By Mass Communication Specialist 3rd Class Chris Cavagnaro
USS McCampbell Public Affairs
GUAM – Several ships assigned to the forward deployed naval forces in Japan completed Destroyer Squadron 15’s-led annual training exercise, Multi-Sail, March 26, off the coast of Guam.
Multi-Sail is an annual exercise utilizing assets from the 7th Fleet area of responsibility to support security and stability in the Indo-Asia-Pacific region.
Many units came together to participate in Multi-Sail 14 including Ticonderoga-class guided-missile cruisers USS Cowpens (CG 63) and USS Shiloh (CG 67), DESRON 15 Arleigh Burke-class guided missile destroyers USS Curtis Wilbur (DDG 54), USS John S. McCain (DDG 56), USS Lassen (DDG 82), USS McCampbell (DDG 85), and USS Mustin (DDG 89), and underway replenishment ships USNS John Ericsson (T-AO 194) and USNS Matthew Perry (T-AKE 9).
Capt. Paul Lyons, commander of DESRON 15, attributed the success of Multi-Sail 14 to the hard work and dedication shown by every Sailor during the five-day exercise.
“Multi-Sail presented a unique opportunity for FDNF Sailors to train like we would fight,” said Lyons. “Maximizing the return on investment was a critical facet of Multi-Sail. Executing in a multiship, multiwarfare environment is vital in testing not only a single ship’s ability to flex its primary mission area capability, but more broadly, in challenging the synergy and coordination amongst multiple ships. I’m elated with the performance of the group as a whole. The crews performed brilliantly.”
Multi-Sail 14 offered FDNF ships the chance to test their systems in the primary mission areas of surface, air and antisubmarine warfare through various exercises including the firing of Standard Missile 2 missiles, Harpoon anti-ship missiles, and vertical launch anti-submarine rRockets, as well as testing of the ships’ close in weapons systems, MK 45 5-inch guns, and crew served weapons during live-fire exercises.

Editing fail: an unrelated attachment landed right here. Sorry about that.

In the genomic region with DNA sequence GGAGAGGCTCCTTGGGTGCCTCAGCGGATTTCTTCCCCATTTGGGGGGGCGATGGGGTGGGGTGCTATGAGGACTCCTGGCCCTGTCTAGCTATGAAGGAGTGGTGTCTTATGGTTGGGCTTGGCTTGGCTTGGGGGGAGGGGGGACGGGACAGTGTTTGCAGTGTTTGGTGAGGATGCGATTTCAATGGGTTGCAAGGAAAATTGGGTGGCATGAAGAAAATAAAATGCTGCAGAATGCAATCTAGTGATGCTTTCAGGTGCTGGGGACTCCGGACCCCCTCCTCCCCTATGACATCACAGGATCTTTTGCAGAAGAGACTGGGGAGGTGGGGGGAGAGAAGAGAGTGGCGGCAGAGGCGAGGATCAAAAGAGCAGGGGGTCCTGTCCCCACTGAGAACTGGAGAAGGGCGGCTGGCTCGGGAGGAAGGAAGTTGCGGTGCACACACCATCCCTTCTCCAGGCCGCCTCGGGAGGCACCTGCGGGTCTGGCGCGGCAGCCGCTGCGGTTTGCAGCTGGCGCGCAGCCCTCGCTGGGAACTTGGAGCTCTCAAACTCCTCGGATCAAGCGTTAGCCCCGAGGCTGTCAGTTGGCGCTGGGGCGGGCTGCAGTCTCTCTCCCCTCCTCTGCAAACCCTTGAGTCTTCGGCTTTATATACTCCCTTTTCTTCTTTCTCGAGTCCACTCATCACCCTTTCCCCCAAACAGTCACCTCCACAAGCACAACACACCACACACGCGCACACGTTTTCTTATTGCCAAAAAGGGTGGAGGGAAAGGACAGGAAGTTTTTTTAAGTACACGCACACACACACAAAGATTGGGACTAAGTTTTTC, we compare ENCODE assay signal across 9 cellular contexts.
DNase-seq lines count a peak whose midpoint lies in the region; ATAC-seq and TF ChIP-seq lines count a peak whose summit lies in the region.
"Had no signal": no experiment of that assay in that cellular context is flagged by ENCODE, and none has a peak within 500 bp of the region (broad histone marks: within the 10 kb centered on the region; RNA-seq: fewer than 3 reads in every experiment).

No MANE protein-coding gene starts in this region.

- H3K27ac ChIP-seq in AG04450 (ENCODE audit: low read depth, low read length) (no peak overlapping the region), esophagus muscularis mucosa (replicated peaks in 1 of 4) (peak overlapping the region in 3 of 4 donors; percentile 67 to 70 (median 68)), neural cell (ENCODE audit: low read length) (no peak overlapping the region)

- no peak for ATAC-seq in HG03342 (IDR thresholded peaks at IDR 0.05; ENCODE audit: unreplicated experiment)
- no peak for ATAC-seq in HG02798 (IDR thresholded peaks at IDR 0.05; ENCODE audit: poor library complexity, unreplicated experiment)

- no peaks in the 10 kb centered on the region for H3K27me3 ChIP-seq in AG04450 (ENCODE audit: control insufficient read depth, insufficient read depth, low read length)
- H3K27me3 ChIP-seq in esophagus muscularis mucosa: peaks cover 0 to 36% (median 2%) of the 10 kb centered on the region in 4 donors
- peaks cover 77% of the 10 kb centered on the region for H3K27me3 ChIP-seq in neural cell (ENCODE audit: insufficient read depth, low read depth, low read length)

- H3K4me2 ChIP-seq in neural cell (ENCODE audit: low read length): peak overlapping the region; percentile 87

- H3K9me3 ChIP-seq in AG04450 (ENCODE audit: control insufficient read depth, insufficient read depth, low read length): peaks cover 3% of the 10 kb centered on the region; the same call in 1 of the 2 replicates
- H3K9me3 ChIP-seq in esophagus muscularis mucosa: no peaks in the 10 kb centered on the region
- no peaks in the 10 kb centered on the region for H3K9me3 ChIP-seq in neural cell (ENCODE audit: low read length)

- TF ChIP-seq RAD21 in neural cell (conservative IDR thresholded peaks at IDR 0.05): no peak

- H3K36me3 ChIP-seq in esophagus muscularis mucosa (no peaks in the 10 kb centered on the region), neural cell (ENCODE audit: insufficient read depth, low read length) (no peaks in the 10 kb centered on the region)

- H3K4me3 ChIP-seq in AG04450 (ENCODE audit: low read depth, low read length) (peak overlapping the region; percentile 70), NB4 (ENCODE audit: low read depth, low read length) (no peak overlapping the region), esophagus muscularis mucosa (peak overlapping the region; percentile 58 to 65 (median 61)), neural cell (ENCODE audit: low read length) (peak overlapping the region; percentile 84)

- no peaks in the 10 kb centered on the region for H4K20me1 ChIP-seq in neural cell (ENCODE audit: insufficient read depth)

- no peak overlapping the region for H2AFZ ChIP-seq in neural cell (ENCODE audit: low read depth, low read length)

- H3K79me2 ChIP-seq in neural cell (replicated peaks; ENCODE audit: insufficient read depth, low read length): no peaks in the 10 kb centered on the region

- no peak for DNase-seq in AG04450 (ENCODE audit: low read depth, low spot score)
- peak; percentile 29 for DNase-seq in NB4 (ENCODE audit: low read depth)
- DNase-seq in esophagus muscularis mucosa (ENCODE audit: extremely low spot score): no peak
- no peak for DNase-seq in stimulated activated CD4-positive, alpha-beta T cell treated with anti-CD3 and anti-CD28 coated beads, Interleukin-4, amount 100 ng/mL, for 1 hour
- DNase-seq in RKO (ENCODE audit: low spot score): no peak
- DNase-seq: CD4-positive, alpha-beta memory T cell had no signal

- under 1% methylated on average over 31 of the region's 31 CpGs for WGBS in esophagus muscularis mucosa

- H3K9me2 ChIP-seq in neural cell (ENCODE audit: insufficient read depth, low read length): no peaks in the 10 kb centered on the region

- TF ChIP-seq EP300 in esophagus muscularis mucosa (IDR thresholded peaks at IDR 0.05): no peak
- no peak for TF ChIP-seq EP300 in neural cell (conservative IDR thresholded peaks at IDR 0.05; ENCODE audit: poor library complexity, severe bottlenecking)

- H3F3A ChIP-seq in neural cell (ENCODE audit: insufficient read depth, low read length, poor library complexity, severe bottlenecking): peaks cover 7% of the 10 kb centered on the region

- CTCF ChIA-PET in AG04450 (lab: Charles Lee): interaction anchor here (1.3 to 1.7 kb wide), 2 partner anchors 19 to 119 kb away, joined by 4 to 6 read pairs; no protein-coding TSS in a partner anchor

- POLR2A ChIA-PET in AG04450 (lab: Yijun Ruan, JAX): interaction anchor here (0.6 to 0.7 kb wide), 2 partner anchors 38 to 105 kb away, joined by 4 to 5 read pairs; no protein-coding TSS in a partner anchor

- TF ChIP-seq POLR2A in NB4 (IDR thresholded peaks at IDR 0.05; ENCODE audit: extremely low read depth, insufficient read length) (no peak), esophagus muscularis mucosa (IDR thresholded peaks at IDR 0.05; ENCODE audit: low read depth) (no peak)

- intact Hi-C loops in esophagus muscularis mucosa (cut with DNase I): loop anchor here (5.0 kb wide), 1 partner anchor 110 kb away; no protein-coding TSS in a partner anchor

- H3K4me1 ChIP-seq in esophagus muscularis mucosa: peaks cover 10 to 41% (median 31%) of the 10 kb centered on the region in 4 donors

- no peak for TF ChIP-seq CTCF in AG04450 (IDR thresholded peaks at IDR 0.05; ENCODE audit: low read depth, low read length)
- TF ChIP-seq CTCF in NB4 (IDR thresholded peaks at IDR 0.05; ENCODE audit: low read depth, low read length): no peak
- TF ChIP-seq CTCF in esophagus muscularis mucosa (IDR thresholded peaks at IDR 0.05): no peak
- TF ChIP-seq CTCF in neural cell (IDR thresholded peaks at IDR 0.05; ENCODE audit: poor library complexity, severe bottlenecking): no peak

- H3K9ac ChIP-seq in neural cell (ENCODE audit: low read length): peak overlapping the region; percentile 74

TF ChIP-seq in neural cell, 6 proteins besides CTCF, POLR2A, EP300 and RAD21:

“[Multi-Sail 14] lets you see the fruits of your labor,” said Gunner’s Mate 1st Class Victoria Conroy, assigned to Lassen. “It’s not until you actually utilize the things that you upkeep and maintain that you get to see just how much all the crew’s hard work pays off.”
Anti-submarine warfare exercises allowed the ships’ to challenge their watchstanders’ ability to simulate engagement on contacts they might normally only track. Curtis Wilbur was one of many participating units that fired an over the side torpedo. In addition, participating helicopters from detachments of the Helicopter Maritime Strike Squadron 51 launched torpedoes from the air at synthetic targets.
“Torpedo exercises are critical in maintaining our anti-submarine warfare capability,” said Cmdr. Hans De For, commanding officer of Curtis Wilbur.
The significance of the opportunity to hone tactics, techniques, and procedures together as a destroyer squadron was not lost to any of the participating units.
“Multi-Sail served as an excellent opportunity for McCampbell and other participants to practice the operational employment of major weapon systems in realistic tactical scenarios that provide valuable experience for the watchstanders,” said Cmdr. Sharif Calfee, McCampbell’s commanding officer.
McCampbell served as the command pennant ship for the exercise with DESRON 15 staff embarked.
“It’s important as we rebalance as a nation and strategically pivot to the Pacific that we’re allowed to operate forward in an environment like this to test these vital systems that we’ll rely upon in a combat scenario,” said Lyons. “As we operate forward to protect our national interests and those of our regional allies and partners, events like these should assure our allies and partners that America’s commitment to forward-deploy 7th Fleet assets to promote peace, security, and prosperity is enduring and omnicapable.”